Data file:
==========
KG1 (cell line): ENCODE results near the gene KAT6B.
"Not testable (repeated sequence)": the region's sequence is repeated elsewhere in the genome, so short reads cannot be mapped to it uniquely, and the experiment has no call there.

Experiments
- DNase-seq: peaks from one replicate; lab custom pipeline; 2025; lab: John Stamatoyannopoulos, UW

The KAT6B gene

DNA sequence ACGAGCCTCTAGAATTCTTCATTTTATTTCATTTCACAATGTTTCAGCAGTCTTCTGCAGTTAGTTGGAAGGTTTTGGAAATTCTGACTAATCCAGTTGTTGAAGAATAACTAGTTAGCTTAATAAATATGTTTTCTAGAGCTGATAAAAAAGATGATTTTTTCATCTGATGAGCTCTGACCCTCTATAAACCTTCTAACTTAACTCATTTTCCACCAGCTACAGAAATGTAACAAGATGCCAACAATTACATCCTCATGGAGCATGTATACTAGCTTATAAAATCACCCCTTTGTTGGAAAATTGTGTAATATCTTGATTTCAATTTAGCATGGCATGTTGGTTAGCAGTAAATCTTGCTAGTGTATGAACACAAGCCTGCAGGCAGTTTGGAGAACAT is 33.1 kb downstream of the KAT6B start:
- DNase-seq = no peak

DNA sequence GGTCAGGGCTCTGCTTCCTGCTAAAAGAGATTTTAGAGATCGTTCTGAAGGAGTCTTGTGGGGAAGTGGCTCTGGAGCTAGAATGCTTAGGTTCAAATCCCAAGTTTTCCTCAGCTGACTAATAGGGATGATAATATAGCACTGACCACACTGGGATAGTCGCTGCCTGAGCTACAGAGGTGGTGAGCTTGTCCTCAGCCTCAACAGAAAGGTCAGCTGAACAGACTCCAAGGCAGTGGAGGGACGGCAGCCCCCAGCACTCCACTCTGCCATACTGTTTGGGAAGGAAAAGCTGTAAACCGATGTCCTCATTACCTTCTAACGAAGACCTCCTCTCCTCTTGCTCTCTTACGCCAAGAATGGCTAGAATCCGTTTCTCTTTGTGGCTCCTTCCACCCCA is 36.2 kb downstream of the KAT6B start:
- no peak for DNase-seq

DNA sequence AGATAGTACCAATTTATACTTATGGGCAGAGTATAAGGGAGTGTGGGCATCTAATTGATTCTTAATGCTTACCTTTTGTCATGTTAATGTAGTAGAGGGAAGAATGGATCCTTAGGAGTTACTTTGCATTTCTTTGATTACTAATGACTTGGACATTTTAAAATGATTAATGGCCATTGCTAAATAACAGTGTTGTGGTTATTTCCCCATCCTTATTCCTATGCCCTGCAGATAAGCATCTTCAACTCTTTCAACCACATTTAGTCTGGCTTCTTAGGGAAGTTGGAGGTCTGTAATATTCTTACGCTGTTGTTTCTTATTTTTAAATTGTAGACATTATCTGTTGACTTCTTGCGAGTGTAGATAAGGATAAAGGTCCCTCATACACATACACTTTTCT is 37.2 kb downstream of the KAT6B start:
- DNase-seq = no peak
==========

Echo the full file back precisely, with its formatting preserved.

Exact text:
KG1 (cell line): ENCODE results near the gene KAT6B.
"Not testable (repeated sequence)": the region's sequence is repeated elsewhere in the genome, so short reads cannot be mapped to it uniquely, and the experiment has no call there.

Experiments
- DNase-seq: peaks from one replicate; lab custom pipeline; 2025; lab: John Stamatoyannopoulos, UW

The KAT6B gene

DNA sequence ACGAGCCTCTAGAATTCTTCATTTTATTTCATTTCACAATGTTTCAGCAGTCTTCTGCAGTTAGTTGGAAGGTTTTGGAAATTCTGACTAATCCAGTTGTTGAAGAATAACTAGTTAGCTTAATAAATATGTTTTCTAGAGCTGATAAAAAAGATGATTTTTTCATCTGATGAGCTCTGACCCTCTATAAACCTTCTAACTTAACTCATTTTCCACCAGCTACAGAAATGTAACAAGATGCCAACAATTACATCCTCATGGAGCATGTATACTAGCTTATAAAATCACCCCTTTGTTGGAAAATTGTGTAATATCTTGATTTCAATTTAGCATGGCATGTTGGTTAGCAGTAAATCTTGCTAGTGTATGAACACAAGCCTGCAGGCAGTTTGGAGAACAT is 33.1 kb downstream of the KAT6B start:
- DNase-seq = no peak

DNA sequence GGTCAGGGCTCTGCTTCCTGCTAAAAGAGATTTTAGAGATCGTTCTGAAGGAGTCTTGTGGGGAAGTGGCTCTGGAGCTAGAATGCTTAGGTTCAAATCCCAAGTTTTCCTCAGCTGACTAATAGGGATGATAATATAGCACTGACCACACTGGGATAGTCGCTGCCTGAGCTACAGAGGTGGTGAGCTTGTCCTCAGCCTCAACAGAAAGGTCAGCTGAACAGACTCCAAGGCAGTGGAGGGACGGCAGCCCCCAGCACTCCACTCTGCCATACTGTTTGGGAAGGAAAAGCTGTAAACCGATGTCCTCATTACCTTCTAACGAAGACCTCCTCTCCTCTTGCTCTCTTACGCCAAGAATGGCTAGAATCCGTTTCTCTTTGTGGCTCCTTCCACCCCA is 36.2 kb downstream of the KAT6B start:
- no peak for DNase-seq

DNA sequence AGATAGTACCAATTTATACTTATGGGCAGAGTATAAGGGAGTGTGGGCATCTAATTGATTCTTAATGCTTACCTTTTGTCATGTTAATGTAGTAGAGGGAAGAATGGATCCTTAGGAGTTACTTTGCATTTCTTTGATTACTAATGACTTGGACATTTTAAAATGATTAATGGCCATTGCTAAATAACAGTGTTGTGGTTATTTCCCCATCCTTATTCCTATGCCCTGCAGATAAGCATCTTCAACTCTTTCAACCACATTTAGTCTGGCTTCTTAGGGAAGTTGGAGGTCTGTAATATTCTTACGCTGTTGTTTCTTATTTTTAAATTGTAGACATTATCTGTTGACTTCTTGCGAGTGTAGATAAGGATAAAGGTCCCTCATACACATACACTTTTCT is 37.2 kb downstream of the KAT6B start:
- DNase-seq = no peak